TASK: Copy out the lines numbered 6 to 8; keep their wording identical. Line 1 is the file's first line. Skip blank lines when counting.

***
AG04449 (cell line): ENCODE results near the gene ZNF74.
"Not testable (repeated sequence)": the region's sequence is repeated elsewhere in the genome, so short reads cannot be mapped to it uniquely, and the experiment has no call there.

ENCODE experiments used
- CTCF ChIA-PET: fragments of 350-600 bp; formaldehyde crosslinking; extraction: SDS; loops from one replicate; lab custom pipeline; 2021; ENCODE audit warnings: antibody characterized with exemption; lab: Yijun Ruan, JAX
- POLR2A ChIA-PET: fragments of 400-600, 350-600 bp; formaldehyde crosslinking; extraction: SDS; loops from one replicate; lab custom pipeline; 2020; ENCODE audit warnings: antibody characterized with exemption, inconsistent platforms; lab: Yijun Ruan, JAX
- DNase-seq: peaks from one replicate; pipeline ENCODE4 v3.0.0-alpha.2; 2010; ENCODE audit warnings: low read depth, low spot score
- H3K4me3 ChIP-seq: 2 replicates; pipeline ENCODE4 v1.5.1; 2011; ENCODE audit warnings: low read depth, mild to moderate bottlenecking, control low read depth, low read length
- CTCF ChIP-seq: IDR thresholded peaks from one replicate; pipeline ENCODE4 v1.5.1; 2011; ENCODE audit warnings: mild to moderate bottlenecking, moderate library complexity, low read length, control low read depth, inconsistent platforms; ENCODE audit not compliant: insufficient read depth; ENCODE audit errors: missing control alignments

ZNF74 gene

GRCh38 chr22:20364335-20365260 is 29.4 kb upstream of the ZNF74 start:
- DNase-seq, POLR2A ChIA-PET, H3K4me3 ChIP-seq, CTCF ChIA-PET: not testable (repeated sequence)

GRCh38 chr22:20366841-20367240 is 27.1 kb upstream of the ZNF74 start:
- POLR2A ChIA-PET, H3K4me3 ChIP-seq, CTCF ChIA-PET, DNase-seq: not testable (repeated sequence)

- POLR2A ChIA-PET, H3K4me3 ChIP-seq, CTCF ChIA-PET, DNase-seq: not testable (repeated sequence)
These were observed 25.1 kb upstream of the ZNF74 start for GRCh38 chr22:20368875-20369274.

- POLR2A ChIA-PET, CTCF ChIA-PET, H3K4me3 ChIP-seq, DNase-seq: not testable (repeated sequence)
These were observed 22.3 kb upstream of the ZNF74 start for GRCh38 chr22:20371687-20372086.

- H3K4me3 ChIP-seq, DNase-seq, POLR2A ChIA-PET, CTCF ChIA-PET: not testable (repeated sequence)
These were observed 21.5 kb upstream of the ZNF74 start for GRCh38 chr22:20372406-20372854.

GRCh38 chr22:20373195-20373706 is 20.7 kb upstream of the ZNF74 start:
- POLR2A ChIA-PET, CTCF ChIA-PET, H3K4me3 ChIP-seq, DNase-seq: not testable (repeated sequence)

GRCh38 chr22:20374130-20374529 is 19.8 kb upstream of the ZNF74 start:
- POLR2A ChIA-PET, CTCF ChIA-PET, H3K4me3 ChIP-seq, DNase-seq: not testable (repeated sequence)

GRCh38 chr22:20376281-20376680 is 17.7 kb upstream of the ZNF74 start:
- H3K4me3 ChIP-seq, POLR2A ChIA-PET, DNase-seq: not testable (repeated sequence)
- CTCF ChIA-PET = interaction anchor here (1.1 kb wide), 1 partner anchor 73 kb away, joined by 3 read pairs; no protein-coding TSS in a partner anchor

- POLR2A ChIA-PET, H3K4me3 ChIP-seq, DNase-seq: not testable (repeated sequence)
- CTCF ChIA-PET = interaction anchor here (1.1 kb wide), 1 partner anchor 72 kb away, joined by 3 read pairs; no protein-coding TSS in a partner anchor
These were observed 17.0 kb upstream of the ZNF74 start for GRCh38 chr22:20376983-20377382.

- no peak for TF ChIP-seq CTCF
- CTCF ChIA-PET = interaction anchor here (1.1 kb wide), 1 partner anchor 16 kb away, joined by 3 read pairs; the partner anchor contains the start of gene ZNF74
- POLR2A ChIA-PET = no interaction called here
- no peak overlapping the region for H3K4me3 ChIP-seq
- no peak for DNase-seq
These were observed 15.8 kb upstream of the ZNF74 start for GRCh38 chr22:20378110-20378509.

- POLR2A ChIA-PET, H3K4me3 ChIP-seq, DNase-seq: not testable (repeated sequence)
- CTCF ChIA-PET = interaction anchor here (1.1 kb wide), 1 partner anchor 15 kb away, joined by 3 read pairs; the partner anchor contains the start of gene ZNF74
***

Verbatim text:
- DNase-seq: peaks from one replicate; pipeline ENCODE4 v3.0.0-alpha.2; 2010; ENCODE audit warnings: low read depth, low spot score
- H3K4me3 ChIP-seq: 2 replicates; pipeline ENCODE4 v1.5.1; 2011; ENCODE audit warnings: low read depth, mild to moderate bottlenecking, control low read depth, low read length
- CTCF ChIP-seq: IDR thresholded peaks from one replicate; pipeline ENCODE4 v1.5.1; 2011; ENCODE audit warnings: mild to moderate bottlenecking, moderate library complexity, low read length, control low read depth, inconsistent platforms; ENCODE audit not compliant: insufficient read depth; ENCODE audit errors: missing control alignments